You can’t help but be impressed by a speedo that reads up to 360kph. To its right is the tachometer, calibrated to 10k, and to its left the water temperature gauge and another dial, reading from 0-1.5 bar, for the turbo pressure. Oil temp, oil pressure and fuel are covered by three small dials in the centre of the dash. I strap myself into the full race harness. The cockpit rear-view mirror is not much use but the side mirrors do offer some rearward vision. Black felt trim covers the dash, carbonfibre covers the door panels, there’s a pull-cord to operate the door mechanism and a button marked Fire to activate the plumbed-in extinguisher system. The F40 looks and feels every inch the no-nonsense, no-compromise racing car.
In fact, unlike the 288, the F40 wasn’t conceived to go racing, though it was developed from a racing car (and privateers would later campaign track versions in various GT series with no little success). The missing link between 288 and F40 was the 288 GTO Evoluzione, developed by Ferrari when it was still harbouring dreams of glory in Group B competition.
Just five (or possibly six) examples of the Evoluzione were created, and these were all pure racing cars. At 940kg, the Evo was an astonishing 380kg lighter than the regular 288 and produced 650bhp as opposed to the 400bhp of the standard car, giving it a top speed of 354kph-plus, depending on gearing. The much-modified bodywork included a deeper front air dam and a massive rear wing – almost as though the F40 was bursting out from within the prettier 288 GTO shape – and it had bigger brakes and wider wheels. It was a full-on racer. Sadly the end of Group B rendered the Evoluzione obsolete overnight.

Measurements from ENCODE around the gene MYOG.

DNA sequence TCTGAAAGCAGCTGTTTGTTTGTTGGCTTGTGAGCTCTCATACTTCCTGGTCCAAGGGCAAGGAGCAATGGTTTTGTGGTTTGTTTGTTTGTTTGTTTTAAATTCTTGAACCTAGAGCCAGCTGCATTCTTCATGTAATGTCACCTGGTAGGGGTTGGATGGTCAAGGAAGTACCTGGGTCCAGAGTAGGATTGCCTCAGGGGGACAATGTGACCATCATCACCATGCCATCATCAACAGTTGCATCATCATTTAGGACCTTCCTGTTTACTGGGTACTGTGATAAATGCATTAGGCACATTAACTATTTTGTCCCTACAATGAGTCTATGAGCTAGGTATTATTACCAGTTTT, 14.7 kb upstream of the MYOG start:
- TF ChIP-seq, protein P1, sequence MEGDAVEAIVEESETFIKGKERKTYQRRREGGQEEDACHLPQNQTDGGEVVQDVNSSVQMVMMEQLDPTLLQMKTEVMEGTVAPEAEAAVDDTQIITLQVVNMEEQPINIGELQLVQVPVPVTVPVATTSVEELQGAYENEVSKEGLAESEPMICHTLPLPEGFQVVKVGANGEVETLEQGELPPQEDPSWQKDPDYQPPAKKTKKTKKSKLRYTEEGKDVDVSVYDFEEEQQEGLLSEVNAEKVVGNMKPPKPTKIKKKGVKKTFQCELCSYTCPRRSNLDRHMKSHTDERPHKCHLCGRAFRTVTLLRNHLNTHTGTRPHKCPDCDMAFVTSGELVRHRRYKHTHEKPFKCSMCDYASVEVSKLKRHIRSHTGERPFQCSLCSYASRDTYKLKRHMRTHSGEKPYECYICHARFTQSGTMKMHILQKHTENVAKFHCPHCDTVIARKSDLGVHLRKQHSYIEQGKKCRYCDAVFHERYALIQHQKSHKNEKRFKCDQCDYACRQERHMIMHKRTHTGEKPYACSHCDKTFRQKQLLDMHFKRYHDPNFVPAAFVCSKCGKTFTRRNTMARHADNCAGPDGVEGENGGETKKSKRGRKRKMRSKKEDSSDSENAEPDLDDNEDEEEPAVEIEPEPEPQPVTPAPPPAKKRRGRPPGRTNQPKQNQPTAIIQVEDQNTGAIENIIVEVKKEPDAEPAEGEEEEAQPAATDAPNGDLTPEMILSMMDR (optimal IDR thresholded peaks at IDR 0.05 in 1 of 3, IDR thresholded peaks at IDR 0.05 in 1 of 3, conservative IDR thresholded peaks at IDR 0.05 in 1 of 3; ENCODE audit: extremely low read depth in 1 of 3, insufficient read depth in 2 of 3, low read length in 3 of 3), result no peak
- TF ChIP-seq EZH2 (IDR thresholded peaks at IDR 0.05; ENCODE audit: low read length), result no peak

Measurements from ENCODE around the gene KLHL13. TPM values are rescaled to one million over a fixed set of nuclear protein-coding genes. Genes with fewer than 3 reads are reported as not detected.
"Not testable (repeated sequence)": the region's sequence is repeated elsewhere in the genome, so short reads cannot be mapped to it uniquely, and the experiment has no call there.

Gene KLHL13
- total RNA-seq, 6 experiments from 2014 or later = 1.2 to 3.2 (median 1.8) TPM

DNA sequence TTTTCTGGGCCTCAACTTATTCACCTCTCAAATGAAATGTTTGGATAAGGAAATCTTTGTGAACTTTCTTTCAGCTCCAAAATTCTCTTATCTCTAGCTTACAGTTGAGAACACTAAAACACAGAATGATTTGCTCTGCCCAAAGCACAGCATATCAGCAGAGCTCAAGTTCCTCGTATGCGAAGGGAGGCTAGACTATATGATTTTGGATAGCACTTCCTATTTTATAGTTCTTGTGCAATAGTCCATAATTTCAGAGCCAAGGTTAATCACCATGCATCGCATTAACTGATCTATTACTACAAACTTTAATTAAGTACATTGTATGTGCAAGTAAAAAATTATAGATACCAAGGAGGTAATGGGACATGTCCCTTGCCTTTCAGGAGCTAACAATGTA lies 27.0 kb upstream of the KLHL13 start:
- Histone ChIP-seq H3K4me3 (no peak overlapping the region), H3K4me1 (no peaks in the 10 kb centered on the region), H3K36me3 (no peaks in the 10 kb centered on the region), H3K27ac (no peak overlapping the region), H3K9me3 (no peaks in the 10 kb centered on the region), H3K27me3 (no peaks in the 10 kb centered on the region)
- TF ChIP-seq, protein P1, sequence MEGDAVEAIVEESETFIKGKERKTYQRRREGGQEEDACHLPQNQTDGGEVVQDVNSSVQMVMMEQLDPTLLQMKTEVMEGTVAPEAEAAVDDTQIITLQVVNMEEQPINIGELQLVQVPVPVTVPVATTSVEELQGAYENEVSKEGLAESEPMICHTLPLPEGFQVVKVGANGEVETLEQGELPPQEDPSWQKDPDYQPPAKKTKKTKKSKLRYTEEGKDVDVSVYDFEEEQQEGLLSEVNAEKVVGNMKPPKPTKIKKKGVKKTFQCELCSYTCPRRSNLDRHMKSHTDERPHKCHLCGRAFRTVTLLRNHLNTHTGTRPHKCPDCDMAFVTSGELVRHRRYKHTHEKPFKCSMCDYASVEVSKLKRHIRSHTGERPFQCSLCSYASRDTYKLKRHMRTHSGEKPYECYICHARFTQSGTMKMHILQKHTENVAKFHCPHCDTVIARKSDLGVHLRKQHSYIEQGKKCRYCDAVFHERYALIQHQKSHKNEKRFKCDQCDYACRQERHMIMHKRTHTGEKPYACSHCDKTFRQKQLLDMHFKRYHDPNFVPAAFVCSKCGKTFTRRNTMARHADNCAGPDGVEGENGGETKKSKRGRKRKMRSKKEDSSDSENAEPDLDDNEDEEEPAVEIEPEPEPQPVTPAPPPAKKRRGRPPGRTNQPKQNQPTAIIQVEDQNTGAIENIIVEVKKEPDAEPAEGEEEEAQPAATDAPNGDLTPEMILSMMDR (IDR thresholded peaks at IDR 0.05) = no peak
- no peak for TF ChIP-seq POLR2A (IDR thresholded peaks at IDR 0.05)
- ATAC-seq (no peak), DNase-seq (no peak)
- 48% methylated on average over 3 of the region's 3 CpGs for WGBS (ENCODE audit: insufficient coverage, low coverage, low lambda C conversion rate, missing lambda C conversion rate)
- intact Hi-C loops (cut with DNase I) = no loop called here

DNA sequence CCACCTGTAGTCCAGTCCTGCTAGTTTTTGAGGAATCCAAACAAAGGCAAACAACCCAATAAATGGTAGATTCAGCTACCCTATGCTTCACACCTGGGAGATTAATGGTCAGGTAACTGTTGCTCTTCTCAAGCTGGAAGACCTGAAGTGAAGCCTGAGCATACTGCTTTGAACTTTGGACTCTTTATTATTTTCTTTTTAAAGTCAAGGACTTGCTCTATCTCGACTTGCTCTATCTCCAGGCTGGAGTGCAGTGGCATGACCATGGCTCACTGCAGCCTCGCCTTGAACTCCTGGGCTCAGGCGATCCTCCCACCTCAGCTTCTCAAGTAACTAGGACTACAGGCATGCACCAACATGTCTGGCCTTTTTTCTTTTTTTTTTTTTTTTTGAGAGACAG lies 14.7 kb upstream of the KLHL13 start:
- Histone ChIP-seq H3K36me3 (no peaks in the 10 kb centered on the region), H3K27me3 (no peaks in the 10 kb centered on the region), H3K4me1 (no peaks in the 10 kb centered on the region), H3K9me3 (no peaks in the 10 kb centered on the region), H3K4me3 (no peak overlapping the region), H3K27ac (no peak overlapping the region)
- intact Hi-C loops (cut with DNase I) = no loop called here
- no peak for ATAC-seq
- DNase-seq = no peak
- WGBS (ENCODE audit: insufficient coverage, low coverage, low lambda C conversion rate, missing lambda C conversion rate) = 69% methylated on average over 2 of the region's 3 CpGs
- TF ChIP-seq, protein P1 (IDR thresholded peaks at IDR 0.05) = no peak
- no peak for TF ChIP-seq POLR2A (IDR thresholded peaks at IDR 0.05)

However, when the programme was canned, Ferrari decided to use the Evo as a basis for a no-frills road car, one that would give Porsche with its tech-fest 959 a bloody nose.
Whereas the 288 GTO clearly bore a resemblance to the 308 road car, when the F40 appeared in 1987 it looked like no other roadgoing Ferrari. In fact, underneath the F40’s carbon interior and tub lurked pretty much the same steel spaceframe chassis as in the 288. Topside, though, whereas the 288 pioneered some composite panels, the F40 was all carbonfibre, and very slippery with it.
People still argue about whether the F40 ever quite achieved its claimed 323kph top speed – in every independent test except the one conducted by Italian mag Quattroruote it failed to top 320kph – but everyone seems to accept that the F40 was the fastest road car of its day, just pipping Porsche’s 959. For Ferrari it was mission accomplished.
Time to drive. Turn the ignition key fully round and then press the button set below and slightly to the left. The V8 fires with a wonderful rasp, sending a busy thrum through the cockpit as it idles. The clutch is heavy but not as heavy as I remembered and easy to modulate. The long, spindly chrome gearlever moves sweetly, if not quickly, across the gate. Select dog-leg first, engage the clutch and pull away. I forgot to bring my driving boots and have to exercise great care to avoid the welt of my right shoe catching the brake pedal as I press the throttle.
The F40 is a wide car, significantly wider than the GTO, though personally this has never bothered me. As with the GTO, but more so, the unassisted rack-and-pinion steering is rather heavy until you’re under way. But then, with chunky, 245-section front tyres, that’s hardly surprising.
After a couple of laps reacquainting myself, I hit the throttle in third and revel in the exhilaration as the engine note changes from a gentle roar to a bellowing howl and once again I am rammed back in the seat. I ease off and short-shift as a tight left-hander approaches, then heel-and-toe down through the gearbox, enjoying the way the pedals seem to be placed just perfectly for such footwork.